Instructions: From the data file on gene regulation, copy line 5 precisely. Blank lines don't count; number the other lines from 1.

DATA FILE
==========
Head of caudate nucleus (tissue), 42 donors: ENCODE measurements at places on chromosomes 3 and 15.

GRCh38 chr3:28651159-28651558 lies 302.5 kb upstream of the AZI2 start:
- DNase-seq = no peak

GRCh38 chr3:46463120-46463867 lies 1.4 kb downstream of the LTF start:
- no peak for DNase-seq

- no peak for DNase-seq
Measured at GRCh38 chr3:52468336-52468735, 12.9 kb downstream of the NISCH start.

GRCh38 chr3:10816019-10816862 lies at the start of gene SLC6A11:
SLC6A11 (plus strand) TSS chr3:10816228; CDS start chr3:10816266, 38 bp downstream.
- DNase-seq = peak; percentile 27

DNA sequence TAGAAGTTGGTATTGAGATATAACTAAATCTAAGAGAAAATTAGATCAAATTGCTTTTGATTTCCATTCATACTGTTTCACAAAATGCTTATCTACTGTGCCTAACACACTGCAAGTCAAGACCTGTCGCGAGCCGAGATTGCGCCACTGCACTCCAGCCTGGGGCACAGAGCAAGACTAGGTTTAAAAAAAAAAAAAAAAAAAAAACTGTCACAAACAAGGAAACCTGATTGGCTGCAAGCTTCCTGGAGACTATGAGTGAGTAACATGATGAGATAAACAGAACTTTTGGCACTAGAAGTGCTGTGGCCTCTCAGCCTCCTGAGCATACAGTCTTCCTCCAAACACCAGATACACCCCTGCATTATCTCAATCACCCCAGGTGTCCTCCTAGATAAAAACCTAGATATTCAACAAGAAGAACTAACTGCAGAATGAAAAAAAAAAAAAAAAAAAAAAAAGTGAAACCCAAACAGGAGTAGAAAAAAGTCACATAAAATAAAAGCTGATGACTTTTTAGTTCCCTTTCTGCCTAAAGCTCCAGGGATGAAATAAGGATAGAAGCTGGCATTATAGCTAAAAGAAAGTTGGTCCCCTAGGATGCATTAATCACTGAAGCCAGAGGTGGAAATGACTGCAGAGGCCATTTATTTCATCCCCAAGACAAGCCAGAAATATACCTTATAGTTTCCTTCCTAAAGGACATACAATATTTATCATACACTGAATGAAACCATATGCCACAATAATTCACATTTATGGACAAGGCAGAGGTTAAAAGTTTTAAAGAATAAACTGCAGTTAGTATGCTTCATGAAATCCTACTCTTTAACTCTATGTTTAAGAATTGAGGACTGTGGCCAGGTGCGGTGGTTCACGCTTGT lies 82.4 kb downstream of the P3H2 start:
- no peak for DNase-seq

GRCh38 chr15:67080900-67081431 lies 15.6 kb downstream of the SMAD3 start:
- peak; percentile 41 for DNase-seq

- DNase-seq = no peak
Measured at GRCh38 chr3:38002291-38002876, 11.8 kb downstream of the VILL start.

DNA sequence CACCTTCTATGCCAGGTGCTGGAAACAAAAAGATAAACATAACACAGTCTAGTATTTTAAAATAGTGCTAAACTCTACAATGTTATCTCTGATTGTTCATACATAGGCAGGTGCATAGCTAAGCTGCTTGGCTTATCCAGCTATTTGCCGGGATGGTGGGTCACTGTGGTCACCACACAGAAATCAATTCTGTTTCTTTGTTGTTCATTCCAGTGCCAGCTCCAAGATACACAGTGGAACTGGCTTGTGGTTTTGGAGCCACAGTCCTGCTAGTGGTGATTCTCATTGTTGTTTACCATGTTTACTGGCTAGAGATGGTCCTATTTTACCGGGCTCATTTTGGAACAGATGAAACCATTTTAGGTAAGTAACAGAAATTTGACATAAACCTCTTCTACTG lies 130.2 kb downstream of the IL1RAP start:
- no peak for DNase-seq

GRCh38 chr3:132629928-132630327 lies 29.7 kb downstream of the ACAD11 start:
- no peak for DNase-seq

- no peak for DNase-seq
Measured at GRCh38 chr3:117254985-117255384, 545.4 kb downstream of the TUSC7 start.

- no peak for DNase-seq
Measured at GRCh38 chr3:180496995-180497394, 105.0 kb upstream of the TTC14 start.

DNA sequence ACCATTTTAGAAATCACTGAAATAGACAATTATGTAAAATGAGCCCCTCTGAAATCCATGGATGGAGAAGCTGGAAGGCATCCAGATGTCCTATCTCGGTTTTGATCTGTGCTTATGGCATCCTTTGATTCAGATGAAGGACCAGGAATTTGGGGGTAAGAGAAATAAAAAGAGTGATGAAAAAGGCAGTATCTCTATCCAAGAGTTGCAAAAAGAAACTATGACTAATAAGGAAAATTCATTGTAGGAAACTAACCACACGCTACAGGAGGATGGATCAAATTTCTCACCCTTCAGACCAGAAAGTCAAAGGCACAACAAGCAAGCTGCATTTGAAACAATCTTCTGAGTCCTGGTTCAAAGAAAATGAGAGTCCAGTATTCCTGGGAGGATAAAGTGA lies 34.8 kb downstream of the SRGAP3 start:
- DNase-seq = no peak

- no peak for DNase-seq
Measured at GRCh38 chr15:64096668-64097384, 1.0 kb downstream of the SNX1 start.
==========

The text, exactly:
- no peak for DNase-seq